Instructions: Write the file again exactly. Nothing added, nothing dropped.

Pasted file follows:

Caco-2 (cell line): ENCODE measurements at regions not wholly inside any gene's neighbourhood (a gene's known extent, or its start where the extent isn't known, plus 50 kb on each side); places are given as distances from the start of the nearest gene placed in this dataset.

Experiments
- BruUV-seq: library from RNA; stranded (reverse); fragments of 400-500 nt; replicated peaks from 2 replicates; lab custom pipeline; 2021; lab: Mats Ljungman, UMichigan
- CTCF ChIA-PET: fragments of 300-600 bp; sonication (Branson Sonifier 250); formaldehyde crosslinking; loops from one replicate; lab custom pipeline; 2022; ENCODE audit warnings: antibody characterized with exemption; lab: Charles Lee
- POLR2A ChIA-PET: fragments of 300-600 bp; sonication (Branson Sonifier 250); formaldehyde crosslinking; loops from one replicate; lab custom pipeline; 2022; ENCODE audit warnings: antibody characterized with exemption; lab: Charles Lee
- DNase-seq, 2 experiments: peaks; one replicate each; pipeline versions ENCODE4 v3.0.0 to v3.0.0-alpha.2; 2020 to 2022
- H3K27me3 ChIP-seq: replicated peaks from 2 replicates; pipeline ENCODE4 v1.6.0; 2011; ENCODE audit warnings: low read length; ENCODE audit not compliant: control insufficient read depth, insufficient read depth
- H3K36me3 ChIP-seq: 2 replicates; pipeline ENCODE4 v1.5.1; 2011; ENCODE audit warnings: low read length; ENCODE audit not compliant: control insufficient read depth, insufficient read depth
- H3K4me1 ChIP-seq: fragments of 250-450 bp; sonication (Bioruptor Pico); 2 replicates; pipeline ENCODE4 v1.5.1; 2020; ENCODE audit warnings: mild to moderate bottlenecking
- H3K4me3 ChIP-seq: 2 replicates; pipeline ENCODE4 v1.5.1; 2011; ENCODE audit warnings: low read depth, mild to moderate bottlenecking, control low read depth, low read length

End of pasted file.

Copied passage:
Caco-2 (cell line): ENCODE measurements at regions not wholly inside any gene's neighbourhood (a gene's known extent, or its start where the extent isn't known, plus 50 kb on each side); places are given as distances from the start of the nearest gene placed in this dataset.

Experiments
- BruUV-seq: library from RNA; stranded (reverse); fragments of 400-500 nt; replicated peaks from 2 replicates; lab custom pipeline; 2021; lab: Mats Ljungman, UMichigan
- CTCF ChIA-PET: fragments of 300-600 bp; sonication (Branson Sonifier 250); formaldehyde crosslinking; loops from one replicate; lab custom pipeline; 2022; ENCODE audit warnings: antibody characterized with exemption; lab: Charles Lee
- POLR2A ChIA-PET: fragments of 300-600 bp; sonication (Branson Sonifier 250); formaldehyde crosslinking; loops from one replicate; lab custom pipeline; 2022; ENCODE audit warnings: antibody characterized with exemption; lab: Charles Lee
- DNase-seq, 2 experiments: peaks; one replicate each; pipeline versions ENCODE4 v3.0.0 to v3.0.0-alpha.2; 2020 to 2022
- H3K27me3 ChIP-seq: replicated peaks from 2 replicates; pipeline ENCODE4 v1.6.0; 2011; ENCODE audit warnings: low read length; ENCODE audit not compliant: control insufficient read depth, insufficient read depth
- H3K36me3 ChIP-seq: 2 replicates; pipeline ENCODE4 v1.5.1; 2011; ENCODE audit warnings: low read length; ENCODE audit not compliant: control insufficient read depth, insufficient read depth
- H3K4me1 ChIP-seq: fragments of 250-450 bp; sonication (Bioruptor Pico); 2 replicates; pipeline ENCODE4 v1.5.1; 2020; ENCODE audit warnings: mild to moderate bottlenecking
- H3K4me3 ChIP-seq: 2 replicates; pipeline ENCODE4 v1.5.1; 2011; ENCODE audit warnings: low read depth, mild to moderate bottlenecking, control low read depth, low read length